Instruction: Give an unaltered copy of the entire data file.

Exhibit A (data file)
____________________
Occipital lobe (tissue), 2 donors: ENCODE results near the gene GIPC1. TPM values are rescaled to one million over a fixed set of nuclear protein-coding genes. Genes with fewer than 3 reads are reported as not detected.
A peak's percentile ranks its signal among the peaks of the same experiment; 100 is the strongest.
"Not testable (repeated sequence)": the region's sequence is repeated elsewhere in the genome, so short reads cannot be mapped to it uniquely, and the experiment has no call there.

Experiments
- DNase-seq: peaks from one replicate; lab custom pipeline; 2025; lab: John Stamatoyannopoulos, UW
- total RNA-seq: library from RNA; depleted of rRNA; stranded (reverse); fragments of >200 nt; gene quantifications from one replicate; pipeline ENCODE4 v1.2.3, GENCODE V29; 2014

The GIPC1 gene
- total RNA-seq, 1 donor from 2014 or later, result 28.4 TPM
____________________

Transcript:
Occipital lobe (tissue), 2 donors: ENCODE results near the gene GIPC1. TPM values are rescaled to one million over a fixed set of nuclear protein-coding genes. Genes with fewer than 3 reads are reported as not detected.
A peak's percentile ranks its signal among the peaks of the same experiment; 100 is the strongest.
"Not testable (repeated sequence)": the region's sequence is repeated elsewhere in the genome, so short reads cannot be mapped to it uniquely, and the experiment has no call there.

Experiments
- DNase-seq: peaks from one replicate; lab custom pipeline; 2025; lab: John Stamatoyannopoulos, UW
- total RNA-seq: library from RNA; depleted of rRNA; stranded (reverse); fragments of >200 nt; gene quantifications from one replicate; pipeline ENCODE4 v1.2.3, GENCODE V29; 2014

The GIPC1 gene
- total RNA-seq, 1 donor from 2014 or later, result 28.4 TPM